Deriving Atheism from Philosophy
Posted by Jerry on March 14, 2008
It is a matter of fact that science can never disprove the existence of God. The tools of science–experimentation, observation, and empiricism–are inherently inadequate for the job. At best, empiricists can only reach approximations of certainty–and can claim, like Richard Dawkins does, that they have a very high degree of certainty that god does not exist.
This, however, does not indicate any weakness in the position of atheism as such; rather, it highlights the fact that science is inferior to philosophy and that philosophy is and should be the foundation of all scientific thought. Once reason and objectivity are evicted from their epistemological base in philosophy, a free floating set of rules like that of pragmatism and relativism or a blinded philosophy like that of the skepticism is spawned: neither of these philosophies can agree on what can be known or indeed whether anything at all can be known.
As Ayn Rand said: “Science was born as a result and consequence of philosophy; it cannot survive without a philosophical (particularly epistemological) base. If philosophy perishes, science will be next to go. It is philosophy that defines and establishes the epistemological criteria to guide human knowledge in general and specific sciences in particular.”
It is philosophy that reveals to man the proper methods of thinking and the laws governing sensible, valid, and rational thought. In other words, it is philosophy that identifies the axioms of knowledge and the non-contradictory nature of existence, and then devises the epistemic rules of thinking (logic) that mimic the nature of existence.
The lack of absolute certainty in the non-existence of god actually indicates the categorical confusion of metaphysics and nature that scientists like Dawkins commit. Atheism is often reinterpreted as being a naturalistic worldview; and although this is not false, it has resulted in the belief that atheism is actually a position reached at the end of a personal scientific and empiric quest. And often, this is indeed how many people become atheists: they start with their studies in evolutionary science, physics, or astronomy; they begin to ask the right questions and push for honest answers; they examine claims of miracles and seek scientific explanations; and eventually, they reach a point where atheism becomes the only plausible and default position to hold. Quite correctly, they see no empiric evidence to believe in the supernatural.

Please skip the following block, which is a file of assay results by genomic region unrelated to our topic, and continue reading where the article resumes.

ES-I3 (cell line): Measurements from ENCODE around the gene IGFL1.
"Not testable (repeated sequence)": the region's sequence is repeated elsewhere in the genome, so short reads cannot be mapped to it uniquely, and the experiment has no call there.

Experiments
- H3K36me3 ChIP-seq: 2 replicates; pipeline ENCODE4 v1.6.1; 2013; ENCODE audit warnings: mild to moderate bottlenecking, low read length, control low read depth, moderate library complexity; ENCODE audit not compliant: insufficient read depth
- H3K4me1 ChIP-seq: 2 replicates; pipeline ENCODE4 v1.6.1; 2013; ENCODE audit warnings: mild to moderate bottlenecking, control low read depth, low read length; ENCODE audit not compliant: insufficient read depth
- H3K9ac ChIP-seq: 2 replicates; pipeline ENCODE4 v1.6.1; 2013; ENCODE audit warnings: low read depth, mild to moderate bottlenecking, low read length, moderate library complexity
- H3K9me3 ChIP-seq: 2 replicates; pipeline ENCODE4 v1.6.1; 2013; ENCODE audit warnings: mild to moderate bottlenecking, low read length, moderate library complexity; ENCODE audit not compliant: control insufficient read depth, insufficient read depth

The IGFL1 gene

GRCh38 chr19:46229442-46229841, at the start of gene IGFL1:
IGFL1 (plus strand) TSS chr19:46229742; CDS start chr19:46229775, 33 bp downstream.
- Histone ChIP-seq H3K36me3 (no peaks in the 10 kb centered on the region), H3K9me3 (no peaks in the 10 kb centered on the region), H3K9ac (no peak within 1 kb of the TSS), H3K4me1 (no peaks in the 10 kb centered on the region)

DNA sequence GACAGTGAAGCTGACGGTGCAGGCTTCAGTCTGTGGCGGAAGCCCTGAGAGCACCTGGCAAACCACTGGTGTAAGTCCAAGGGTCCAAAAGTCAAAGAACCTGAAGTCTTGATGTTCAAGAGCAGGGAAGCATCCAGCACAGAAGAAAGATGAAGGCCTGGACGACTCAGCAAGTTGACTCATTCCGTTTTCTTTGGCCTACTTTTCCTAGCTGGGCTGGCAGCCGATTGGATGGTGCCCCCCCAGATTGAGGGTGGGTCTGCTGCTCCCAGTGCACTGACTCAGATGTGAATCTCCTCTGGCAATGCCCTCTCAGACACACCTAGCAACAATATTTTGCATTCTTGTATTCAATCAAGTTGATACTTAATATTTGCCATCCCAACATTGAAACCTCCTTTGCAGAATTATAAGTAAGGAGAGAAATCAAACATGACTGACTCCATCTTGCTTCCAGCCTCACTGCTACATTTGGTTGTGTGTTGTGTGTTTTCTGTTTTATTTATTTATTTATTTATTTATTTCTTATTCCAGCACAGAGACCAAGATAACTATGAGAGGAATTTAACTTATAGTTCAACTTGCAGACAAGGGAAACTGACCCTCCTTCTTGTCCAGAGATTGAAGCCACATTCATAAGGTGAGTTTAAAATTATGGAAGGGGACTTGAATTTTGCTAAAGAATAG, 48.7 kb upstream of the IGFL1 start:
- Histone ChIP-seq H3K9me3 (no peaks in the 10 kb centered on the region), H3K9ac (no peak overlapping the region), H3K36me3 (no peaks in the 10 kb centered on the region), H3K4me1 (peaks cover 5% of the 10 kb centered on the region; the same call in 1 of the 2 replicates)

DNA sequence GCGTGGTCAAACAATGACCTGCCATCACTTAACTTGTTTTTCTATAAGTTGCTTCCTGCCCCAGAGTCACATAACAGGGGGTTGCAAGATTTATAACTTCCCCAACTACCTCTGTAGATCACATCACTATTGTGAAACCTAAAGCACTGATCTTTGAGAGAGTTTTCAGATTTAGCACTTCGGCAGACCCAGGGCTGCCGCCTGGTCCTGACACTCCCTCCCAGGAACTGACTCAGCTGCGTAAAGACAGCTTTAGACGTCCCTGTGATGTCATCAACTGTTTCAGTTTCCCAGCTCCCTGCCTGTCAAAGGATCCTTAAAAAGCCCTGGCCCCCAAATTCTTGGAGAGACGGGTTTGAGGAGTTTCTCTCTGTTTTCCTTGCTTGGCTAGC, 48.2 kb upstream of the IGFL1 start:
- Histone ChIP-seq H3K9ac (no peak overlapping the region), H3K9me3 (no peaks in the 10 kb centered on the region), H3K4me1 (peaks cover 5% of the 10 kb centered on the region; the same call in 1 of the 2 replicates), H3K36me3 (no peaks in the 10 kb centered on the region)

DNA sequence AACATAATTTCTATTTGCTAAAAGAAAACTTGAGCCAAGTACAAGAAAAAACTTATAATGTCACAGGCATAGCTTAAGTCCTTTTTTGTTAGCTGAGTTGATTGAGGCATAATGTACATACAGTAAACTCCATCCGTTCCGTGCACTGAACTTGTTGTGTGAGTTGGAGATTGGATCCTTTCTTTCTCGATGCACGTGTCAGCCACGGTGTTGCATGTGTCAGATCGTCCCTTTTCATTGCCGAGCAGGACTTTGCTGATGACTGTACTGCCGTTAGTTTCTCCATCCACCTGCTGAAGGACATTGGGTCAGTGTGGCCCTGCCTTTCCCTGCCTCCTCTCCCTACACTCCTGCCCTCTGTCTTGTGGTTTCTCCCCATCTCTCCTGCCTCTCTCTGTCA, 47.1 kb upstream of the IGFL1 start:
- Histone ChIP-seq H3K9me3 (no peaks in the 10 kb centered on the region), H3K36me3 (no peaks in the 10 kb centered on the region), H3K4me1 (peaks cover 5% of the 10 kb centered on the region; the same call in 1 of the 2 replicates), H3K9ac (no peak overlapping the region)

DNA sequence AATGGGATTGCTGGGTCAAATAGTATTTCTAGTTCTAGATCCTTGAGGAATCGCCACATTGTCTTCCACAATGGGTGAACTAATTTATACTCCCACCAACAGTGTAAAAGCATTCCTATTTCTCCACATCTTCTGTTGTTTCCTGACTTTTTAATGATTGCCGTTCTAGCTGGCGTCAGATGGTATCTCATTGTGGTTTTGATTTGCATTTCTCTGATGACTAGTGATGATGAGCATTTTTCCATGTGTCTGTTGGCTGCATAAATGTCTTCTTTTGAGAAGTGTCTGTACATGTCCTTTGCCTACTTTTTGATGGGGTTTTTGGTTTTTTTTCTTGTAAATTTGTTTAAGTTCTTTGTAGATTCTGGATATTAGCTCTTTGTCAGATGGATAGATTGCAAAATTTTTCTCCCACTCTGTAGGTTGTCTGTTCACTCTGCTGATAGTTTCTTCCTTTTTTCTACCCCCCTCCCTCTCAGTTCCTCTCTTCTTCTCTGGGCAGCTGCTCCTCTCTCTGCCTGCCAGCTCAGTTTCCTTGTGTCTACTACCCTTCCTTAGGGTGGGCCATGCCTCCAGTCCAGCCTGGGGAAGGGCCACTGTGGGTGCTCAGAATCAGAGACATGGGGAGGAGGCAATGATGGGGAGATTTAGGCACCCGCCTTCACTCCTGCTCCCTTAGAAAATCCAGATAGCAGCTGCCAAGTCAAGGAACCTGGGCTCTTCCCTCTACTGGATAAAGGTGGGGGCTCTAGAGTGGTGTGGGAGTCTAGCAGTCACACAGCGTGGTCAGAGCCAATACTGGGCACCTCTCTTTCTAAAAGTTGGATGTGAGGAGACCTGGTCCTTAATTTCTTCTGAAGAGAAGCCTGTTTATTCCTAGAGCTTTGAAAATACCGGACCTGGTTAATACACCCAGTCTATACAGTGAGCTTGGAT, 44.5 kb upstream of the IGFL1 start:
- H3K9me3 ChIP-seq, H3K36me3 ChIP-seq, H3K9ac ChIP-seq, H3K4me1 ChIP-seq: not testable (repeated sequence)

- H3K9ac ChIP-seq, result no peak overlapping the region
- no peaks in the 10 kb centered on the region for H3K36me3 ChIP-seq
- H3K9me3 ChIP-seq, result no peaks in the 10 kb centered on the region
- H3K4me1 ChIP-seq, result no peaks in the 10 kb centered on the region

However, such atheists arrive at their conclusion through very weak and fundamentally unsubstantiated grounds. Indeed, such atheists can never deny that the next scientifically inexplicable event may suddenly turn them into theists or agnostics: in fact, some atheists (misguidedly) consider such “open-mindedness” in the face of an inexplicable even to be a sign of honorable intellectual honesty–the mark of a skeptic who is even proudly skeptical of atheism.
In essence, such atheists hold their belief at the mercy of the next concrete event, discovery, alleged sighting, or claim that would dictate whether or not they remain atheists or turn into agnostics.